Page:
Here we see something that we will see again and again: the same feature was both a strong point and a weak point of Syriza. By ignoring major political differences, it united a major section of the left (aside from the Stalinist KKE), and this unity was important for its spectacular electoral triumphs. But its failure to make any progress with the theoretical crisis of the radical movement left it disoriented in the face of the brutal opposition of the bourgeoisie.

Telling the people what they want to hear

Syriza campaigned for election on ending austerity while insisting that Greece would definitely be staying in the Eurozone. This reflected the views of a majority of the Greek people: they wanted an end to the austerity that is strangling them, but also wanted accommodation with EU financial institutions. They may have had a number of different reasons for this stand. Many probably believed that using the Euro was a guarantee of a certain economic stability; as well, many saw EU institutions as a guarantee against the return of a new military dictatorship such as the one which oppressed Greece in 1967-74, and believed that being in the Eurozone helps cement Greece's position in the EU. Some consciously oppose the EU bourgeoisie, but believed that only a joint struggle of workers throughout the EU would have sufficient strength to fight the market-fundamentalist offensive.  And in the election, Syriza told the people what they wanted to hear: we can end austerity and definitely still have the Euro. That may be why it won the election.

But this was an unrealistic position. There was no way to guarantee that the troika would negotiate a deal that would accept the Thessaloniki Program. And if it didn't, Greece might be forced, whether the government wanted to or not, to leave the Eurozone. For example, while in the Eurozone, the supply of money is at the mercy of the European Central Bank, which could shut down the Greek banks and strangle the economy at will. This was, in fact, what the troika threatened to do, and finally did. There is no way to restore Greek economic life in defiance of such actions by the ECB except by taking steps that might lead to Greece being expelled from the Eurozone.

Here, too, the same position represents the strength and weakness of Syriza. It told the people what they wanted to hear, but then it couldn't implement it. It mobilized people around a major demand of Greek life - the end to austerity - which is a proper thing to do. But the Tsipras leadership didn't tell the people that they had to risk leaving the Eurozone if they were to accomplish this.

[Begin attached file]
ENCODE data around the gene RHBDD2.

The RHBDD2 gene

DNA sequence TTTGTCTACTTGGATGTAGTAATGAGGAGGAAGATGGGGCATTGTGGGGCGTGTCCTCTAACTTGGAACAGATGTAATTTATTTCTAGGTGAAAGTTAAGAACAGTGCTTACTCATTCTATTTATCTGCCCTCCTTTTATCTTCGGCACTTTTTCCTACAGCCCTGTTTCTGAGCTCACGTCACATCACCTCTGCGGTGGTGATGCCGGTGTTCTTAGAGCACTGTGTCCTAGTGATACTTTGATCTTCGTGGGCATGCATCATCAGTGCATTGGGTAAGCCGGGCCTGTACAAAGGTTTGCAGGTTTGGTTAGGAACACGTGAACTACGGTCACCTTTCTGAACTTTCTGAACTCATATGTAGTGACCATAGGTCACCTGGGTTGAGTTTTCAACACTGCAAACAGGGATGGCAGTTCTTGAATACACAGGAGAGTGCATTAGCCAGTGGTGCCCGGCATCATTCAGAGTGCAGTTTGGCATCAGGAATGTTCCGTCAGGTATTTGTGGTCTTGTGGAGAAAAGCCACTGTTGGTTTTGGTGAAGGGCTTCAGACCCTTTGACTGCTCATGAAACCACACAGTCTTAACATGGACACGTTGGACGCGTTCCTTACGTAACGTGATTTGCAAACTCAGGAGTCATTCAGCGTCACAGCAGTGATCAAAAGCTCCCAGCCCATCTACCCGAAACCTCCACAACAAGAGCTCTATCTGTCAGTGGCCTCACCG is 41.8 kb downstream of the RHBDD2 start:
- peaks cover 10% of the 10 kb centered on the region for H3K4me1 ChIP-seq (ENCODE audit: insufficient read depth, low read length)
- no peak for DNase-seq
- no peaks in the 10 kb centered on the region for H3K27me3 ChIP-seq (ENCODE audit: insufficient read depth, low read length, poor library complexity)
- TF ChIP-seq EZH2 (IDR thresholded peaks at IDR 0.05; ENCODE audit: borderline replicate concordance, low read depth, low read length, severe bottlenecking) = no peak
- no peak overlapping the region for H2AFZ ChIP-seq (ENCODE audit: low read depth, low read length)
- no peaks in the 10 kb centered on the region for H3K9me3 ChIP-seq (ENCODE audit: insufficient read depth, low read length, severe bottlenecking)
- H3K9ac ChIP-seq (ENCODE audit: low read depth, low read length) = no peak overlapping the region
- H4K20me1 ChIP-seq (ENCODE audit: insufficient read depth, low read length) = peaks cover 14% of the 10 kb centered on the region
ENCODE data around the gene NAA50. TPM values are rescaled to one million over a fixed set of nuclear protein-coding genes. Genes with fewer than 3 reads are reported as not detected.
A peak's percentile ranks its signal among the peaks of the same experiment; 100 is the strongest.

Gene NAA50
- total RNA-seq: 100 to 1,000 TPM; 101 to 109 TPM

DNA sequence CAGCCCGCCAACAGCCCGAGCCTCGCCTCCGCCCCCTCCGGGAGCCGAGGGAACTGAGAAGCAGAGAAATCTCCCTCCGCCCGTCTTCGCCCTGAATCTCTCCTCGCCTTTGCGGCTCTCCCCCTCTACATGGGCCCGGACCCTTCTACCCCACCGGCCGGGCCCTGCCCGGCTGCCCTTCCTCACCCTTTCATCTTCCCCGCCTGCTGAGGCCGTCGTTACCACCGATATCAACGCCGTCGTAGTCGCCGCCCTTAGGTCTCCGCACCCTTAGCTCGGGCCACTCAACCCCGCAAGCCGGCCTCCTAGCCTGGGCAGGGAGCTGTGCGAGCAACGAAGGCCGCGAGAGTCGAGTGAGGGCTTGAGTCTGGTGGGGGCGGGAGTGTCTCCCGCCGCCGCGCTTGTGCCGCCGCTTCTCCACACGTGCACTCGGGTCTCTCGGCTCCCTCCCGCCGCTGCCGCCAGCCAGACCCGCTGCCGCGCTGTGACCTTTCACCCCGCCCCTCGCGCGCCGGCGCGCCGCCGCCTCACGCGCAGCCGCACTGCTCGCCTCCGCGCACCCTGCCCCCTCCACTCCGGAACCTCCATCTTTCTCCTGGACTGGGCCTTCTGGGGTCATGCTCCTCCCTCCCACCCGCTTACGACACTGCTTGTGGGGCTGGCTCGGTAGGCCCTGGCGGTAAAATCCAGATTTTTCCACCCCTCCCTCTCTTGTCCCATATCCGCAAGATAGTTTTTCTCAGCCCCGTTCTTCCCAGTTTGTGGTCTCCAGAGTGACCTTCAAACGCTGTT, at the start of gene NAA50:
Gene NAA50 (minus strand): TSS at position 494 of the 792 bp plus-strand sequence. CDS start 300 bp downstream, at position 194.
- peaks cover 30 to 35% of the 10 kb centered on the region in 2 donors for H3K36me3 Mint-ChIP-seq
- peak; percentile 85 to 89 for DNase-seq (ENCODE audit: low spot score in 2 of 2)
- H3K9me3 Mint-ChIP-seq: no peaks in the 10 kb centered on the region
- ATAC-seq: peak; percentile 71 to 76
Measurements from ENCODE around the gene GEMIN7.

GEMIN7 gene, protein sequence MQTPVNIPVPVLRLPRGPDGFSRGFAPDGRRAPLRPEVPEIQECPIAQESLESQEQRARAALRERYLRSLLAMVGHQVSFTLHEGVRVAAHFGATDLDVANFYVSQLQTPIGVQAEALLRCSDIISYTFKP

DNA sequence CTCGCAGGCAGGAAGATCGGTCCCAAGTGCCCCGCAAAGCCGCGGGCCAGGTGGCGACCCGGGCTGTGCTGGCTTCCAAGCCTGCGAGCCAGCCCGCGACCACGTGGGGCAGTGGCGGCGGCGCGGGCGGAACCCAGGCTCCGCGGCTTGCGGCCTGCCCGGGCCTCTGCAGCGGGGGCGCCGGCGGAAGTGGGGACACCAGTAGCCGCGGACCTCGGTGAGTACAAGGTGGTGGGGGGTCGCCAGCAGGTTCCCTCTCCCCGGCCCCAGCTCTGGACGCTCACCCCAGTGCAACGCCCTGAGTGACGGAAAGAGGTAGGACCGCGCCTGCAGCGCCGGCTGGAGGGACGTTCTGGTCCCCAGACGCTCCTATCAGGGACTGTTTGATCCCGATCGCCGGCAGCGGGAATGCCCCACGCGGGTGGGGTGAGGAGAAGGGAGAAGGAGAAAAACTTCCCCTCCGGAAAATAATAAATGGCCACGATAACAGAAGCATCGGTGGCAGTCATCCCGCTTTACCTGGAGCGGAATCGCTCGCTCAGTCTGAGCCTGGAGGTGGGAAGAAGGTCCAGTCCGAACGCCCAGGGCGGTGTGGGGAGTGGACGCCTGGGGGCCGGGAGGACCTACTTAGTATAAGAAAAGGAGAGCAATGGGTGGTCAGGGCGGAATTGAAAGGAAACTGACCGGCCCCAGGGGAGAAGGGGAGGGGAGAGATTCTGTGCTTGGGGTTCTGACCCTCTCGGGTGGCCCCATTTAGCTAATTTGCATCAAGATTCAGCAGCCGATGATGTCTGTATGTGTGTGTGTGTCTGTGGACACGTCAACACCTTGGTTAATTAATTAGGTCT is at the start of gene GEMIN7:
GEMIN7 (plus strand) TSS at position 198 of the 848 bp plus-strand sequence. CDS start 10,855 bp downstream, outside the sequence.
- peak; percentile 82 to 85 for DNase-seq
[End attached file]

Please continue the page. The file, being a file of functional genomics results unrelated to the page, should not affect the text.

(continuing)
Who controlled the government?

The decision to capitulate to the troika was taken by Prime Minister Tsipris, who has also been the head of Syriza since 2009. The fate of Syriza was thus determined by one individual. The decision was not debated in the Syriza Central Committee before it was taken. It was not even a decision of the entire government.

As first revealed by ex-Finance Minister Yanis Yaroufakis, the government had a small working group of four or five people seeking to develop "Plan B". Yaroufakis's Plan B aimed at keeping the Greek economy going despite the sabotage of the European Central Bank, and it involved setting up a parallel payment and banking system which was independent of the one associated with the ECB. It wouldn't in itself have meant leaving the Eurozone, but it would have been a step in this direction. Only a handful of ministers even discussed Plan B, and it was eventually rejected.  That decision by Tsipras in effect meant that the government was at the mercy of the troika. That decision not only wasn't made by Syriza, it was secret from both the people and Syriza.

It is the Greek Constitution that gives the government power to make decisions, but it is Syriza which decides whether it is going to exercise any control over what its members do while in the government. Syriza has a loose form of organization in some ways, but the flip side of this, is that it apparently lets its leadership do what it pleases. It could have forced Tsipras to have the key decision on the austerity agreement made collectively, under pain of expelling Tsipras and bringing down the government, but instead it let Tsipras act by himself.

This was not simply an organizational matter, of course. Tsipras had support from the more rightist factions in Syriza, and they let them concentrate power in his hands. But it also reflects the organizational nature of Syriza. According to one account, this concerned even the selection of certain candidates to run for office against the will of the local committees. But I haven't been able to find a reliable account of how Syriza selects its candidates for public office.

The social movements and Syriza

Those who saw Syriza as a new type of left organization emphasized that it was built on the basis of social movements. It was supposed to show a new way of relating these movements to political organizations. The social movements weren't to be directed by Syriza or coordinated too closely with it; they would maintain a certain distance from the party. But Syriza was supposed to reflect the common desires of the various movements.